A current cryptic growth model (Anderssonet al. 1998; Hendricksonet al. 2002) proposes preexisting spontaneous amplification of the lac region as a mechanism to achieve cryptic growth and mutation in some rare cells: multiple lac copies (more β-galactosidase) allow growth; mutation rates are normal, and the increased Lac+ mutants in stationary phase result mainly from growth and extra lac copies. Recent versions of this model account for the extensively documented genome-wide hypermutation in Lac+ mutants (Torkelsonet al. 1997; Rosche and Foster 1999; Bull et al. 2000, 2001; Godoyet al. 2000) and for the requirement for SOS-inducible DNA pol IV (McKenzieet al. 2001) by invoking induction of the SOS response by amplification (Hendricksonet al. 2002) or by amplification of the gene encoding pol IV (Kofoidet al. 2003). This cryptic growth model thus makes hypermutation a by-product of, rather than central to, formation of Lac+ adaptive point mutants. Lac+ mutations are proposed to result mainly from growth and increased replication of multiple gene copies, occurring more robustly with increasing growth rate, not as part of a stress response or in differentiated stationary-phase cells. The requirement for an RpoS-dependent stress response (Figure 1; Table 2) and the implication that the mutating cells are in stationary phase are incompatible with such cryptic growth models that allow no special circumstances (other than growth) and instead support hypermutation models, which feature increased mutation rates as part of a stress response in growth-limited cells (e.g., Figure 3).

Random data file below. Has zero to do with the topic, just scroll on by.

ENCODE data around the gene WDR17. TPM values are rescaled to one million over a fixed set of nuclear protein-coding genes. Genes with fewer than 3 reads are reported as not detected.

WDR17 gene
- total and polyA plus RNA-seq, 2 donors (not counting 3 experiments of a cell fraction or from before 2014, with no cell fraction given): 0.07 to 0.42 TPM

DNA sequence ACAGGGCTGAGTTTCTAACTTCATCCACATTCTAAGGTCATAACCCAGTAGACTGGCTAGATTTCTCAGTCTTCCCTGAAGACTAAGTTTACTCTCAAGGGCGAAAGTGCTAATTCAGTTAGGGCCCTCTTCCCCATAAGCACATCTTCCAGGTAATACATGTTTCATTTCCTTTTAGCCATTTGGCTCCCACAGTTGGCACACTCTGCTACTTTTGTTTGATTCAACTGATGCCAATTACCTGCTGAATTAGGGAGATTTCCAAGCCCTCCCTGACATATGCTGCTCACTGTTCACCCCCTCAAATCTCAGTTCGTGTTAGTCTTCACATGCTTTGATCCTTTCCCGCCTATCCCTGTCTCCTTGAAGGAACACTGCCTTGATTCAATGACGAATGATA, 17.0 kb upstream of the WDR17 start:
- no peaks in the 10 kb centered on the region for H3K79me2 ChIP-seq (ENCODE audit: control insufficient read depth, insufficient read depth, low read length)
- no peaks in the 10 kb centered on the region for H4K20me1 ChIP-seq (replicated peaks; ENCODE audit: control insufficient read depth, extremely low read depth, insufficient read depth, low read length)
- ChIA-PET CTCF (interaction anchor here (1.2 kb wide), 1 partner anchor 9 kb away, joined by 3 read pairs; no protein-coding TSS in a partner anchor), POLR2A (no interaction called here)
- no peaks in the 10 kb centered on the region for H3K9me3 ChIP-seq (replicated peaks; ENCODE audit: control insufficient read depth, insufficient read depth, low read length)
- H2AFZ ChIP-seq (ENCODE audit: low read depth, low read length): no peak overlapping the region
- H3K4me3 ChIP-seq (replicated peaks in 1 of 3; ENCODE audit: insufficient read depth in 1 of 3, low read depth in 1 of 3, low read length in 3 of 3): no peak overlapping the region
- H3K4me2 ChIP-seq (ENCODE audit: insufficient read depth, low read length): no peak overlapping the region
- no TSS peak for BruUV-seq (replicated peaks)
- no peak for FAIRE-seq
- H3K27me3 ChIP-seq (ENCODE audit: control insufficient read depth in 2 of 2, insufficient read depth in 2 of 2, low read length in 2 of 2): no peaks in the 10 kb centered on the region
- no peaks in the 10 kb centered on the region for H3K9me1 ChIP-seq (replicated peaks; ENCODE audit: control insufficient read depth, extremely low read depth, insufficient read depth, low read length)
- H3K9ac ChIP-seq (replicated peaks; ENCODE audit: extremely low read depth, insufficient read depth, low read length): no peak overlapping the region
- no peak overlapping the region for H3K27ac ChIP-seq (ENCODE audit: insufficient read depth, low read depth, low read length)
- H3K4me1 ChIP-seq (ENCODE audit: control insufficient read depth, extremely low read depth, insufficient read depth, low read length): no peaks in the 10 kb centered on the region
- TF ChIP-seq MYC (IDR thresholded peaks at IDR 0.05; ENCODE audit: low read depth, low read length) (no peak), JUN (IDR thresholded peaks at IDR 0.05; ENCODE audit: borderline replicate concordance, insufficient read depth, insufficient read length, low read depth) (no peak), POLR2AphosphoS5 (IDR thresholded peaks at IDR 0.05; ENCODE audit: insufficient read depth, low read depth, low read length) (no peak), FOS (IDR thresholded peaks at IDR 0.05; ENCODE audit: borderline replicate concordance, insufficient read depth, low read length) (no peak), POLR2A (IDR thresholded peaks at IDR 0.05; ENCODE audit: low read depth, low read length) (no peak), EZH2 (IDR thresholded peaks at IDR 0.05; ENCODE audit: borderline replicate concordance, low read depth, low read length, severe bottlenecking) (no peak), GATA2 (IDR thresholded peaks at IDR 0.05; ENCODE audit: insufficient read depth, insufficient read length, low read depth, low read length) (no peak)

RpoS and models for transient genetic instability: In Figure 3, we suggest that RpoS acts upstream in a common stress response pathway that branches to yield either point mutation or amplification, rather than downstream in promoting survival of cells carrying mutation or amplification. This order of action is supported by the well-characterized role of RpoS in establishing the differentiated state of stationary phase (Hengge-Aronis 2000) and by the epistasis of rpoS to a lexA(Ind-) mutation (Figure 2). Although it is economical to hypothesize a single role for RpoS in the two genetic instability routes in the common part of a branched pathway, it is also possible that RpoS plays different roles in point mutation and amplification.